It seems unbelievable, but this is a real-life example. A friend actually told me, “If I was diagnosed with something like that, I couldn’t handle it, I’d do something to bring about the end of my life.” Meaning, he’d kill himself. Just what I needed to hear a month after my diagnosis!
But I also understand; before I was diagnosed, I wouldn’t have had any idea of how to react to hearing that someone has MS. So here are some personal suggestions of what I like and dislike hearing from people when I tell them I have MS.
“My friend has an autoimmune disease. You have to rest/exercise/pray.”
Each autoimmune disease is different, and even among different people with MS, the course of the disease can be dramatically different. I understand that giving advice can be a way for people to express their concern, but if you don’t know much about MS, the best choice is to refrain from giving specific advice.
“My cousin has that. She doesn’t take those medicines and she’s perfectly fine.”
Another version of this one is, “My cousin with MS doesn’t follow any weird diet, and she’s as healthy as can be.” The implication is, “Relax. It’s not such a big deal; there’s no need to turn your life upside down like that.”
So, I’m glad your cousin is doing well. But first of all, are you really sure they’re okay? Are you sure they don’t have fatigue, cognitive problems, sensory problems, or some other invisible symptom of MS? Second, how long has your cousin had MS? If they were diagnosed recently, it’s not that surprising that they’re doing fine. The problems accumulate over time; if you want to compare, let’s talk in 15 years. Third, even if your cousin has stayed totally asymptomatic without changing their diet or taking medicine, there’s no guarantee that the same thing would happen to me.
I completely respect the paths that other people with MS decide to take in their treatment. But this disease is potentially very serious, and when I was diagnosed, my doctors told me that several aspects of my specific case suggested a more aggressive disease course. That’s why, personally, I’m going to do everything I can to improve my chances at staying healthy.
“If you think positively, I’m sure you’ll be okay.”
It’s true that thinking positively is important, but sometimes people exaggerate its impact. Maintaining a positive attitude is just one of many tools in the toolkit for dealing with MS, and I’m using as many of them as I can. But none of these actions guarantee that we’ll be able to stop the disease from progressing. Telling me that I’m going to get my MS under control by thinking positively ends up being a way of blaming me for my negativity if the disease gets the best of me.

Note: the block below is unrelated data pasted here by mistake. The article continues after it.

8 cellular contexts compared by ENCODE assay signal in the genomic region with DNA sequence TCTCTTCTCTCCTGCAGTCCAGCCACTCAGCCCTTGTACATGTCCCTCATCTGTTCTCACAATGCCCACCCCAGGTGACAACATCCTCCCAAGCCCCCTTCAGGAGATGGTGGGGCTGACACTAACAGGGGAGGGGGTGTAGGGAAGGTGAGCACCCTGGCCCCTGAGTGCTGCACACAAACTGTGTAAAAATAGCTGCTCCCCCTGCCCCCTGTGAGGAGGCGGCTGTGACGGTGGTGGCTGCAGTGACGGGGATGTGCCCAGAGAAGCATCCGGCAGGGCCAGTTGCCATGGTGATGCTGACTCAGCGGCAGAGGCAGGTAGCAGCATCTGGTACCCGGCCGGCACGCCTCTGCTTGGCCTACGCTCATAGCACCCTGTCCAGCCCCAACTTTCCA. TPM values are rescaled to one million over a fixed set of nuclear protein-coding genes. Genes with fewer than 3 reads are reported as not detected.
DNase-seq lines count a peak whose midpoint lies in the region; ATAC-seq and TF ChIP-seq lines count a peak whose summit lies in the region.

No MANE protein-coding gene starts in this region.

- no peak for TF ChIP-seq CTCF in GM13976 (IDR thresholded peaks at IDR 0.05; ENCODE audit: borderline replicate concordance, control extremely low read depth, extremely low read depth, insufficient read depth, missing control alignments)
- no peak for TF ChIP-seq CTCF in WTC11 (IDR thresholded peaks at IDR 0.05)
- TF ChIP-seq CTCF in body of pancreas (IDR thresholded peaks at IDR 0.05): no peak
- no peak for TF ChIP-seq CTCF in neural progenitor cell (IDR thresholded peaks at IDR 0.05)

“At least you don’t have something worse.”
Said to me by a meditation instructor.
It’s certainly true that an MS diagnosis isn’t the worst thing that can happen to someone. People with MS continue to lead rich, fulfilling lives, even if they have very severe symptoms.
But if you’re healthy and you don’t understand what it means to live with a degenerative illness, how about you let me reach those conclusions on my own? Or you could encourage me to be grateful for what I do have in my life, without implying that I’m complaining excessively. (Also check out this great post from My New Normals on this subject.)
“I saw online that people with MS can hardly walk. And you’re walking fine. You must have something else.”
The person who told me this was motivated by a deep concern for my well-being. She wanted to find a happy ending to my story. But MS takes a different form, with different symptoms, for each person. People with MS tend to have fewer symptoms when the disease is just getting started.
Plus, I’ve already gone through a formal process of neurological diagnosis: there’s no doubt, what I have is multiple sclerosis.
An expression of deep pain, as if I just said I have three months to live
If you’re a close friend or family member: thanks! But let me tell you why there are still reasons to be hopeful.
If I just met you: don’t overdo it, please.
The best reactions
I’m always happy when people ask me, “What’s that?” It’s normal not to know what MS is, and I don’t have any problem explaining it. And of course, I appreciate when people show empathy and ask me how I’m doing.
Personally, since I hardly have any symptoms right now, I’d rather people treated me like a healthy person, without any limitations. But since a lot of the hardest MS symptoms to deal with are invisible (fatigue, for example), I also appreciate it when they ask me about my health and if I have any special needs; there might come a day when I need it.
In the end, if you don’t know how the person with MS is doing, what they need, or what the disease is, the best thing to do is to not assume anything, but just ask.